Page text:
Sometimes, sports eases the pain. Sometimes, sports makes things much worse.
I experienced the latter on the first Sunday of December, 1994, watching the Eagles-Cowboys game in the basement of the house where I lived my senior year in college. My personal life was a mess: I'd just been diagnosed with ulcerative colitis about three weeks earlier, and a couple days after that my girlfriend of more than two years had dumped my ass. I felt physically sick and emotionally beaten. In the outside world, meanwhile, the Republicans had just taken over Congress and the baseball strike was entering its fourth month. So there I was, watching the Eagles, who had gotten off to a 7-2 start through early November but then lost three straight games to the Browns, Cardinals and Falcons. (It's distressing how well I remember all this.) If they couldn't right the ship against the Cowboys--the team they, and I, hated above all others--they'd probably miss the playoffs.
It was a back-and-forth game most of the way, but late in the second half, down by less than a touchdown, the Eagles had the ball inside the Dallas 10-yard line. Randall Cunningham looked unstoppable, and the Vet was rocking. Then Cunningham misfired into the end zone, Cowboys safety Darren Woodson intercepted the ball, and he ran the length of the field for what was essentially a game-icing touchdown. The Eagles lost their final three games to finish 7-9, and my very bad groove continued until March or so.
Not quite 12 years later, married, sort of fat and reasonably happy, I was thinking of this yesterday when Lito Sheppard returned the favor in the final seconds of the Eagles' thrilling 38-24 win over Dallas. The win was huge for the team, breaking a seven-game division losing streak and finally, I think, burying the awful experience that was their 2005 season, but for me it also put to rest the ache of that Woodson pick and return: the sense that, just as you were prepared for maximum joy, the fates would instead deliver maximum pain. Yesterday, with Sheppard's heroics coming two plays after a 57-yard pass interference penalty on a 4th-and-forever for Dallas, the trick was perfectly reversed.
A few other thoughts from the best game of the season:
- It's amazing how much having the better QB can make up for. Donovan McNabb made a series of near-perfect passes in the second half, while Bledsoe compounded his lack of mobility and the ferocious Eagles pass rush with bad decision-making.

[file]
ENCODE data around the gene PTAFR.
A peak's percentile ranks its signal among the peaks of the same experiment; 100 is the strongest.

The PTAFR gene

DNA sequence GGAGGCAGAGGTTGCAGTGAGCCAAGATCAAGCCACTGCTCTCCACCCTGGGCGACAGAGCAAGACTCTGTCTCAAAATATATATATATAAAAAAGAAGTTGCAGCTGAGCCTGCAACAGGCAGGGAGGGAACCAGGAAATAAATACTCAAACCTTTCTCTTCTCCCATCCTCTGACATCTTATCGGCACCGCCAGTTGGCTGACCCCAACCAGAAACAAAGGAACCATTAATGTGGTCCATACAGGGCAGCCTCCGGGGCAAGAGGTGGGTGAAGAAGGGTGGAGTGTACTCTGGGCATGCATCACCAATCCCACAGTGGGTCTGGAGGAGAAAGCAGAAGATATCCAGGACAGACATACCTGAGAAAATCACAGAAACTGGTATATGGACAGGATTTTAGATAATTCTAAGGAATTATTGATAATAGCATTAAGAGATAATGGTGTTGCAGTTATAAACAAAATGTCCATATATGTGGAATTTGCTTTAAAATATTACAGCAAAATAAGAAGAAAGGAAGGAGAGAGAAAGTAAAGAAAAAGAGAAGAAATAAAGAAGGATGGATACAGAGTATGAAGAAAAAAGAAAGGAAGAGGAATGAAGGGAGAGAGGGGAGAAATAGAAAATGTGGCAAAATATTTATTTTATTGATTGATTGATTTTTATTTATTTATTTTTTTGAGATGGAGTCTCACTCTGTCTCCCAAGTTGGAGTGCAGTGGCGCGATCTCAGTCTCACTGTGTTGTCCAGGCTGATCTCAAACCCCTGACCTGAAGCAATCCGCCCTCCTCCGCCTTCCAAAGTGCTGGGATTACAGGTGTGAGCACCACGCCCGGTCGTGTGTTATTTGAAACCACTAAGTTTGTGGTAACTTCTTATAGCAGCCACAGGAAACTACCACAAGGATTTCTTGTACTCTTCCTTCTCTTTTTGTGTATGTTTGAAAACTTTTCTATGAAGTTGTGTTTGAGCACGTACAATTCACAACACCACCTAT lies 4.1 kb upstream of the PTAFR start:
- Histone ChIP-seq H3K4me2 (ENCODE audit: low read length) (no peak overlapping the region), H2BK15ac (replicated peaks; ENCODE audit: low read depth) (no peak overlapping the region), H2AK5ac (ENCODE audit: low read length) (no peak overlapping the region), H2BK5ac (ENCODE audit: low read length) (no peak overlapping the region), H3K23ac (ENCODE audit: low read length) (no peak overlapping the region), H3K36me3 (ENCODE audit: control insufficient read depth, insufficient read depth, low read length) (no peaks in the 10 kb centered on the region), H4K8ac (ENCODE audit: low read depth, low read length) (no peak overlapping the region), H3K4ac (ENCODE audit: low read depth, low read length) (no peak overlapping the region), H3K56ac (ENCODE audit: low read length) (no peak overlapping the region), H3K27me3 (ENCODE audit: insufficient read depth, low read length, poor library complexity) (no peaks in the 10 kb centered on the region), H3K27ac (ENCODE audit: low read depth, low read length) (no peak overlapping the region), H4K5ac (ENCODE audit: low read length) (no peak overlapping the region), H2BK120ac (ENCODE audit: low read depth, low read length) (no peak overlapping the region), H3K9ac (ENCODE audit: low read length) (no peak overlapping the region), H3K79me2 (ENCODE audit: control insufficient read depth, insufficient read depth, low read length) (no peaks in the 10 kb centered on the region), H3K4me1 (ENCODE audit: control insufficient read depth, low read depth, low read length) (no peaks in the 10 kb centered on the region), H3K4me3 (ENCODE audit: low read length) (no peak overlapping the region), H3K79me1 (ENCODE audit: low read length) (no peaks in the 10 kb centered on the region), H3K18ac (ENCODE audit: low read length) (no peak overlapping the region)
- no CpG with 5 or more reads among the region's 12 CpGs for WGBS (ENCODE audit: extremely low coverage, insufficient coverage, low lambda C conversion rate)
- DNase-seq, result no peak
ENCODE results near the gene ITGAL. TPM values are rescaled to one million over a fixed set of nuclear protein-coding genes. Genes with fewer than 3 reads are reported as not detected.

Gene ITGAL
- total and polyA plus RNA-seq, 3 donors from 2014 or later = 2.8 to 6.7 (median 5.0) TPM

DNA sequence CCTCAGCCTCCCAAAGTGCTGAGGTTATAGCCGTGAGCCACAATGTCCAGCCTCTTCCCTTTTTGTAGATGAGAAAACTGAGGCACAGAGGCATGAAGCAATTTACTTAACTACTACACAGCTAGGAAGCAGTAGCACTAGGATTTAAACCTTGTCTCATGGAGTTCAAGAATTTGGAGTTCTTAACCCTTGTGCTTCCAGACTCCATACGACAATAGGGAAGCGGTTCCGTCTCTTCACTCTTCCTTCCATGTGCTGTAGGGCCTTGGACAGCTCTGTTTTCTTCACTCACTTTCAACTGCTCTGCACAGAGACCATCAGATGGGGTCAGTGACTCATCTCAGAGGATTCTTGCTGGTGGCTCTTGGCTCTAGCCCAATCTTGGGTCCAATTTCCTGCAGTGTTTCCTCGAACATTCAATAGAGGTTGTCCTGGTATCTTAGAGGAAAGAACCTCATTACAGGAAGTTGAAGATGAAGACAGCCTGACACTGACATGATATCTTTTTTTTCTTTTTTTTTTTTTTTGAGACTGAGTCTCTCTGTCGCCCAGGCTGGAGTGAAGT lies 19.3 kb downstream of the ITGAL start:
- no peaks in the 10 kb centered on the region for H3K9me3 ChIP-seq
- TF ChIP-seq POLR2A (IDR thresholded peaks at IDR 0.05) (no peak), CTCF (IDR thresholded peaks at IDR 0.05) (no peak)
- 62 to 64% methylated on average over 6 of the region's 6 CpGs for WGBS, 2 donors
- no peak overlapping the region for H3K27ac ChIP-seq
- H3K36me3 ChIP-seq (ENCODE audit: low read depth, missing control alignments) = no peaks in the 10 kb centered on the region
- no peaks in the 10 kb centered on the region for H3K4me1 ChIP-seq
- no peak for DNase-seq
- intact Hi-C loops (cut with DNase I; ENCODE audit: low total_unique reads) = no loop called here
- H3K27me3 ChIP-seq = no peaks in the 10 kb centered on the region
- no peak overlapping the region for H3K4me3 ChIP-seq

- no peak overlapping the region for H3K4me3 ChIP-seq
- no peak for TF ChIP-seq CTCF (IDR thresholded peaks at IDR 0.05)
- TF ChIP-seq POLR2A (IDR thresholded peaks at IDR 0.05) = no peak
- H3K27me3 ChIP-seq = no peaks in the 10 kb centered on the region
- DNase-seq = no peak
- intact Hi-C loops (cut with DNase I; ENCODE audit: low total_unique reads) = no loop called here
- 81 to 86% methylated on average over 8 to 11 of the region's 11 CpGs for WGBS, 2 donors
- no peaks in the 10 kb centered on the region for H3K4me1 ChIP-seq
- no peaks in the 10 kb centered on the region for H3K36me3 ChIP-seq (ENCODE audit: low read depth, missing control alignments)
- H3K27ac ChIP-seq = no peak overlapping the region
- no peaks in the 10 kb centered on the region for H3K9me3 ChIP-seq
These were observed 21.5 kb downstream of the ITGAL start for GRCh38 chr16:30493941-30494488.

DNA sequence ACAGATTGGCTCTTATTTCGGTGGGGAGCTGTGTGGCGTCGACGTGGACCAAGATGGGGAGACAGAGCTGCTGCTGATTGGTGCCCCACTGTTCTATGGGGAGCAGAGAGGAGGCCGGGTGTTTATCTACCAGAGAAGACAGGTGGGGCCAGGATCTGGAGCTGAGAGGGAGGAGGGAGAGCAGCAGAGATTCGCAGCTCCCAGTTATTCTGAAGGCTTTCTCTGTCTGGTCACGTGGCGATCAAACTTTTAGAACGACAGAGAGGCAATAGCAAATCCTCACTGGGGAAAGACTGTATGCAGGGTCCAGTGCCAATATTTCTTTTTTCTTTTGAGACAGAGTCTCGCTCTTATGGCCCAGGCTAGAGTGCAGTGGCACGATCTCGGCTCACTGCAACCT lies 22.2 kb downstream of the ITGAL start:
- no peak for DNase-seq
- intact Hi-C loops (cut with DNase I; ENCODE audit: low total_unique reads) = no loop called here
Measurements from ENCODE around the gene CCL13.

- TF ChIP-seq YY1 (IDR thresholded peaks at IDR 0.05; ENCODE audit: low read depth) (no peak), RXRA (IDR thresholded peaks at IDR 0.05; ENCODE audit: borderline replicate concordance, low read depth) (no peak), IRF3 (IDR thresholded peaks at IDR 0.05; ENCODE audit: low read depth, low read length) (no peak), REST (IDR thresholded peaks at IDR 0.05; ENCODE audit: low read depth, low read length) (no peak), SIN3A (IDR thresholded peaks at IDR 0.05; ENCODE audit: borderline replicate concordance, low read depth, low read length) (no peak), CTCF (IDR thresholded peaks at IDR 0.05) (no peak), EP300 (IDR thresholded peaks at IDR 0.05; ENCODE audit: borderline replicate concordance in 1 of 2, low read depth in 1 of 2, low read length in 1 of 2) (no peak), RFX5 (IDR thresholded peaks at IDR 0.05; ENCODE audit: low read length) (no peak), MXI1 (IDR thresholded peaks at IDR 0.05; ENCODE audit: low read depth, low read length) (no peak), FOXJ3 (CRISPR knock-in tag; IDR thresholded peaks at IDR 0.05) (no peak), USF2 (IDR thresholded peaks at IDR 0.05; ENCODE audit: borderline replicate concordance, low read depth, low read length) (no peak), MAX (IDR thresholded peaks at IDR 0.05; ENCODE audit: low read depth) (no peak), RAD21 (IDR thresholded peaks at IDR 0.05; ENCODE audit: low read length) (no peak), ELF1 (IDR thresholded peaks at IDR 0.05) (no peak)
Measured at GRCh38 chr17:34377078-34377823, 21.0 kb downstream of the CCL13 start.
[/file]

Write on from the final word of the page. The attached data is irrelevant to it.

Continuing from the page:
- Somebody on Philliesphans reported that the FOX broadcast including 61 shots of a mostly sulking Terrell Owens on the sidelines. For myself, I just kept yelling at the TV to the effect of "NOBODY CARES ABOUT HIM EXCEPT YOU MEDIA DIMWITS!" (actual quote modified for content)
- The Dallas coaches did not call a good game. On their first scoring drive, they had something sustainable going: give excellent running back Julius Jones the ball, and throw short passes. The Eagles couldn't stop it. But they didn't stay with this; they kept dropping Bledsoe back, and Dallas couldn't handle the relentless blitzes in addition to stellar play from the Eagles' defensive line.
- The Eagles secondary didn't have a good game--they had a great game. To go single-coverage and hold Terry Glenn and TO to what they got is just superb. Joselio Hanson is a better DB than I'd thought, certainly good enough to play in the nickel.
- Given how solidly they won most of the battles on both lines--there were two series in the first half when the Cowboys got to McNabb, but otherwise he generally had more than enough time to throw--the Eagles probably shouldn't have needed the pick and return at the end to win the game. But Andy Reid's play-calling is still goofy: at some point he needs to commit to the running game at least enough so that when he needs to pick up a first down on third and inches, he can call it with confidence. Facing that exact situation in the third quarter, he called a pass--which fell incomplete. Infuriating, though ultimately it didn't hurt. If I had to choose, I'd rather have the quick-strike offensive capability the Eagles possess than a grind-it-out ball-control scheme where one mistake--a missed block, a holding penalty--can stall out a drive. But the Birds' offensive line is big enough and strong enough that they shouldn't necessarily have to choose.
Next week should be another good test for them in New Orleans. The Saints are 4-1, though (like the Eagles before yesterday) you could argue they haven't beaten anyone. More worrisome might be whether the Eagles can avoid a hangover after yesterday, when they were playing with more emotion than I've seen in years--maybe in Reid's whole tenure. Pretty sweet, whether or not it was worth a 12-year wait.